You have keywords you absolutely HAVE to rank for. Admit it. They may be your company name, your name, a very vague, and broad subject related to your industry, or something absolutely arcane that no one searches for.
Occasionally these terms matter enough that you absolutely need to own them, often you do really need to have some sort of presence for them, and probably more often than not they really don’t matter at all*. So how do you know?
* That seems pretty vague – “occasionally”, “often”, “more often than not”. It probably works out to 10% – 30% – 60%. I’m trying out a new format here because I like footnoting and often want to do multiple footnotes within a longer post. Recently I’ve become enamored with Joe Posnanski’s blog, which you would enjoy if you like excellent writing, humor, and baseball. Or try this if you like baseball, but prefer incoherent logic in a vacuum of humor. Anyway, Posnanski employs this asterisk-throughout-the-body technique and I’m going to rip him off.
These ‘must have at all costs’ keywords are called ego keywords. They result in the emails you get from the president at 1AM wondering why you’re not coming up at all or high enough for “___” on [fill in the blank with your boss’ favorite search engine – was likely AOL up until a couple years ago].
I have a friend and 2 clients who probably all think I’m writing this post about them. Well I am, sort of. But only because it’s come up with each recently. The truth is I’ve wanted to do this post for some time because ego keywords are an issue all the time.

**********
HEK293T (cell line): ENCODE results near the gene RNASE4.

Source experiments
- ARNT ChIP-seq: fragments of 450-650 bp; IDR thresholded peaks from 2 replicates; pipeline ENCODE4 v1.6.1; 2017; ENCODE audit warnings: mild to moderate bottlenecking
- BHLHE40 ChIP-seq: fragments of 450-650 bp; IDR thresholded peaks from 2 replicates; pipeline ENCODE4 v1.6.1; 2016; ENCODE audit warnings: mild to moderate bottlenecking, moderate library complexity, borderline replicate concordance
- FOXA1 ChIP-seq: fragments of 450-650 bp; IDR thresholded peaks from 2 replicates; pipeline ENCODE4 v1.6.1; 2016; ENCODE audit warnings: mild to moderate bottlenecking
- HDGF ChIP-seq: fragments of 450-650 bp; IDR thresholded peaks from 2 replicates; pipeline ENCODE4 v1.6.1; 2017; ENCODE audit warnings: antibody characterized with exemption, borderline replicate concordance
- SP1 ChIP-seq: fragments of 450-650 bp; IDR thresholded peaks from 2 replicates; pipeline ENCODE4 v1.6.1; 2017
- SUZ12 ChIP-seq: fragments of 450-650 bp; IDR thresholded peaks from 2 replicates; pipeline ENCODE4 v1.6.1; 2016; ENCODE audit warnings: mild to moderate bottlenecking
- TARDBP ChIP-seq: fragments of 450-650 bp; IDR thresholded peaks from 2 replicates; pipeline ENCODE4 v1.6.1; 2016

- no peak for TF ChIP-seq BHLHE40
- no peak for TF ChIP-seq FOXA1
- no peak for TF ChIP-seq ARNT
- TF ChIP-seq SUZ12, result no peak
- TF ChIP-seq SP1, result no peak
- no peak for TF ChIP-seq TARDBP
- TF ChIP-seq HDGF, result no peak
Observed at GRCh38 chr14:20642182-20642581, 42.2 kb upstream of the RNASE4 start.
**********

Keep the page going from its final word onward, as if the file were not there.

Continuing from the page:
If you have an unlimited budget, ego keywords aren’t a problem with paid search. If you have a huge or really well trusted site and the keyword doesn’t have huge search volume, you’re probably okay with search engine optimization, too. Most of the time, though, people don’t have either let alone both of those items on their side.
So what to do for the rest of us? Look at the numbers.
Web Analytics: Are Your Ego Keywords Converting?
If you have an existing site that’s been around for awhile, you didn’t take SEO 101 and do everything exactly opposite, and you have any right ranking on the keyword, you probably have some kind of ranking for your ego keyword on Google, Yahoo!, etc.
You also should have some Web analytics on your site. With free and cheap options, there’s no reason not to have something.
Go in there and look at the keyword* in question. What do the numbers say? How much traffic are you getting? Is there a high bounce rate? Are those searchers converting to whatever conversion goal you have?
* I usually use the term “keyword,” which sounds like it means just one word. “Keyword phrases”, “key-phrases” or “stuff you type into the Google box” would probably be better.
If you have low traffic, a low bounce rate %, and high conversion rates, you probably do want to put more effort in climbing search results for that keyword.
Otherwise, your next step should probably be to look at your Web content. Do I provide information about that ego keyword? Do I give incentive for folks interested in that subject to convert? Do they have to jump through hoops to convert?